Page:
When Wines Go Bad

It doesn’t matter if you make wine at home, in a commercial setting, or enjoy drinking it; there’s a good chance you’ve encountered wine with faults. Perhaps it was the subtle scent of geranium leaf, an aromatically soft glass pour, or the distinctive smell of a barnyard, or maybe you thought you’d poured yourself the perfect drink of nail polish remover, but you made an accident. Whatever the reason, it is important to recognize that wines exhibit flaws due to a variety of reasons, which are each a sign of something going wrong in the cellar, vineyard transport, or storage period, is crucial to better understanding of the process of making wine.

There are a myriad of books and articles devoted to investigating these issues thoroughly, which is the reason this article serves as a simple, practical guide when you are looking for a basic description of the most commonly encountered errors.

Before we dive into the subject of our investigation, we must first know the distinction between the two terms fault and a flaw and a. A wine can exhibit a variety of imperfections when, at a certain stage in the process of making wine, something was (or wasn’t) accomplished that results in the final product having an attribute that is not appropriate for the style or variety. The flaws in wine are not major issues but the wine might still be perfectly acceptable, and perhaps even enjoyable. The flaws could be visible (tartrate crystals sediment, haze tiny carbonation in a wine that is not sparkling wine) and also aromatic (volatile acidity sulfur dioxide Brettanomyces absence ofaroma that is not varietal and decreased sulfur compounds in low amounts diacetyl, excessive oaking) as well as flaws in taste (searing acidity, unintentionally sweet excessively high or unusually low levels of alcohol).

There isn’t a definitive moment when a flaw is an issue, but there are established thresholds that have been studied, the moment at which we can recognize that a wine’s fault is clearly identifiable and/or overwhelming of any other characteristic of the wine. Simply put, a wine that is faulted is a wine that has been contaminated and has reached extremely high levels. If a wine completely loses its uniqueness and the flaw emerges as the only characteristic that makes it stand out, covering the other aromas or taste, the wine is considered to be inedible at this stage. We will focus on the top prevalent errors you could be confronted with when crafting your own bottle of wine. A lot of them can be caused by co-creation or the same root issues; however, for the purpose of better understanding the root cause, each of them is listed separately.


While it is sometimes a deliberate and aesthetic decision (such for example, in the making of Sherry that has “oxidative characteristics”), the process of oxidation happens when wine and oxygen come into contact to produce recognizable aromas of oxidation by altering the chemical structure of wine. Oxidation doesn’t affect all wines in the same way. For instance, very aromatic white wines will suffer the effects resulting from oxidation much more quickly and clearly than phenolic heavy, tannic red wines. Wines can be oxidized in the process of or following bottle-bottled.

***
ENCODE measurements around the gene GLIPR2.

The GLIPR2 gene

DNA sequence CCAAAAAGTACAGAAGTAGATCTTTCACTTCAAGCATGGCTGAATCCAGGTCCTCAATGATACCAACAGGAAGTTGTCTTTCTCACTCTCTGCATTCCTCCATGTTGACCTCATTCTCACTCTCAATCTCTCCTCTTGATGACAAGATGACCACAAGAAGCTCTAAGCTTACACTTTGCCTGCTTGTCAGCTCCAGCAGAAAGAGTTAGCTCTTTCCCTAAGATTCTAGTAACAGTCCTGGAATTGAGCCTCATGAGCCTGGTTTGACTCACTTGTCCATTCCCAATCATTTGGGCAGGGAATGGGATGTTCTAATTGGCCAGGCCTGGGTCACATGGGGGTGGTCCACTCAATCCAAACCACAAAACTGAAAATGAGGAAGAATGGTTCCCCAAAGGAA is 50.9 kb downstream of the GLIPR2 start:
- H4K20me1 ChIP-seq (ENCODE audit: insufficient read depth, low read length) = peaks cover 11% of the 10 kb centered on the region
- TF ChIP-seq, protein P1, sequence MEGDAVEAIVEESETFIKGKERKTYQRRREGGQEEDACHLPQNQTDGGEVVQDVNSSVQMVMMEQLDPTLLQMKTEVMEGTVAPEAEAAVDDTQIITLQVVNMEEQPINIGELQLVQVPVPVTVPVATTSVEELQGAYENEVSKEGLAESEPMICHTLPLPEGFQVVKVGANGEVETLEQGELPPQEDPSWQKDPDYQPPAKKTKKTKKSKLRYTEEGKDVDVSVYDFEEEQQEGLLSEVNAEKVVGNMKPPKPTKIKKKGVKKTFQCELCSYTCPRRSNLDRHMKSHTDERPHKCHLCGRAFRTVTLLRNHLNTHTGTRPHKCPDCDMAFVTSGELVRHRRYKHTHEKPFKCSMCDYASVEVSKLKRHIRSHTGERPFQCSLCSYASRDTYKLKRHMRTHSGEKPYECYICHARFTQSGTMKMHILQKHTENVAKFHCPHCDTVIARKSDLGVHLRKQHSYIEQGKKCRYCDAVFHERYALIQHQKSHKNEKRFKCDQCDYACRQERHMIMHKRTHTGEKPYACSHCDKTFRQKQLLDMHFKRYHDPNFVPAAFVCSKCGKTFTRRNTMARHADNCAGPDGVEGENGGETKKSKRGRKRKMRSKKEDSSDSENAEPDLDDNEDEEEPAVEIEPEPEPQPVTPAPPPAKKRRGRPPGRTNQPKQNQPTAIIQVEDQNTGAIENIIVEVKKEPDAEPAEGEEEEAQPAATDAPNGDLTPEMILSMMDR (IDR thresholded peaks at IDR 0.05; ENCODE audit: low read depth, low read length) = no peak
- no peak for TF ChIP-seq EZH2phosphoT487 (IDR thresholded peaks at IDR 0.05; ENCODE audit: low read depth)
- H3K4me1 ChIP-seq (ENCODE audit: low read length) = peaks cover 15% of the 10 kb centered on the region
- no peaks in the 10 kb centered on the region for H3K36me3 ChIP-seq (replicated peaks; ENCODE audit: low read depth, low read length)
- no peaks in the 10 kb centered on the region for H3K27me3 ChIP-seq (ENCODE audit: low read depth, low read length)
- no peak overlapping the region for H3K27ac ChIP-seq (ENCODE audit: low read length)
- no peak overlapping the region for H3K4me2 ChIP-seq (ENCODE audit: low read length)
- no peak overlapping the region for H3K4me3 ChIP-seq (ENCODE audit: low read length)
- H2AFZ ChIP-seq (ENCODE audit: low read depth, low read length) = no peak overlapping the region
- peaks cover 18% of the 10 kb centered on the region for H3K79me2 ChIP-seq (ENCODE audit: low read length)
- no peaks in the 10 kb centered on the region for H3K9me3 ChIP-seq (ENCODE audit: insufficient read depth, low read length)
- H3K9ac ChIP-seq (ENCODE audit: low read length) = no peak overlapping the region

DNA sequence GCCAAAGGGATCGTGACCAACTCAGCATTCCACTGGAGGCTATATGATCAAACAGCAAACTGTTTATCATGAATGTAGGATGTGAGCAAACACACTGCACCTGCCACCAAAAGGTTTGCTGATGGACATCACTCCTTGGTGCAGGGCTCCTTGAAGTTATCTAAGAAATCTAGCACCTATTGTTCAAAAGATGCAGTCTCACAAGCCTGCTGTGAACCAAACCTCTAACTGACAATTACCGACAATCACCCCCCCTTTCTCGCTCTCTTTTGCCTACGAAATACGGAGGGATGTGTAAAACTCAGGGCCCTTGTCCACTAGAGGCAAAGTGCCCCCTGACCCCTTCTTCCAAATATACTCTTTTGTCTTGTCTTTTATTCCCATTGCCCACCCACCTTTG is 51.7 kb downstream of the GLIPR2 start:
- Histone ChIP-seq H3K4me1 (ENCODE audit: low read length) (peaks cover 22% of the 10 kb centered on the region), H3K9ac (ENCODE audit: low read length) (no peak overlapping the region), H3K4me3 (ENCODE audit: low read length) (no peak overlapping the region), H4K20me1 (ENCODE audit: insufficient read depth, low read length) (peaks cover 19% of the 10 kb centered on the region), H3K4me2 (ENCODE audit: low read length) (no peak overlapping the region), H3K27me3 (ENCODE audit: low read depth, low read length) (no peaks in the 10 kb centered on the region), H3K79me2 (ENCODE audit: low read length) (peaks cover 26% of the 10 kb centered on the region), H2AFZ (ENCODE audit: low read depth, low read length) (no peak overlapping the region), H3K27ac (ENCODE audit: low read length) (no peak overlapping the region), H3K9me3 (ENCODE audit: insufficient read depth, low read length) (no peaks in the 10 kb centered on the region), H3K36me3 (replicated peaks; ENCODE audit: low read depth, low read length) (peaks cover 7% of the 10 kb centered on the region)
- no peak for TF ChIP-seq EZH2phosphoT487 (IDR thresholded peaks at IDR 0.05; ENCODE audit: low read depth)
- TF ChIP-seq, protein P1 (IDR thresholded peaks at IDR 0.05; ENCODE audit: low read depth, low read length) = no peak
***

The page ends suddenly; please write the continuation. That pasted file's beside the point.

Sensitivity threshold Very variable, and dependent on wine style. The distinction between “oxidative characteristics” and “oxidized wine” is an issue of personal taste.

The reason: Excessive oxygen exposure following fermentation, prolonged maceration period due to inadequate use of inert gas Insufficient oxygen-free sulfur dioxide (SO 2) and bottling using faulty corks.

Identification: Diminished flavor and scent. A smoky aroma of stewed fruit like prune, walnut and fennel. Hay, Sherry-like. Red wines turn brick red/brown in hue (particularly evident in young wine that started with vibrant violet and red hues) while white wines develop a dark golden hue.

A brownish hue.

Preventive: Sufficient use of inert gas, SO 2, refrigeration, high-quality corks, and old bottles to stop the cork from drying. Corks of high quality are essential, as is long-term storage in an area that is cool and dark because heat speeds up the process of oxidation, and low humidity can cause the cork to dry.

Repair: Cannot be remedied. Prevention is the key to success.


Acetaldehyde results from the oxidation of alcohol. It is produced by acetic acid bacteria under low oxygen levels, high alcohol conditions. It is also possible for yeasts to transform ethanol into acetaldehyde when in an oxidative environment.

The threshold for sensorial perception is 100 to 125 mg/L. Lower concentrations (70 mg/L) may give fruity scents while greater levels (100plus mg/L) can be considered undesirable.

The reason: Film yeasts or Acetobacter in an environment that is oxidative, with low So 2 levels, high headspace, defective corks the addition of excessive amounts of SO 2 during fermentation, high pH and allowing fermentation temperatures to reach a high temperature.

Detected: Overall loss of characteristic characteristics of the varietal. Aromas of bruised or overripe apple, dry, vegetal straw roasting nuts, almonds and Sherry-like characteristics. The high concentrations of these wines display the metallic, sour taste. White wines acquire deeper brown or golden colors, while reds take on the brick red hue.

Protection: Top up barrels to reduce headspace. Be aware that a rise in the temperature of fermentation, pH as well as adding SO 2 in the course of fermentation can raise the level of acetaldehyde. Minimize wine’s exposure to oxygen after fermentation. Keep the proper levels of SO-free 2. levels.

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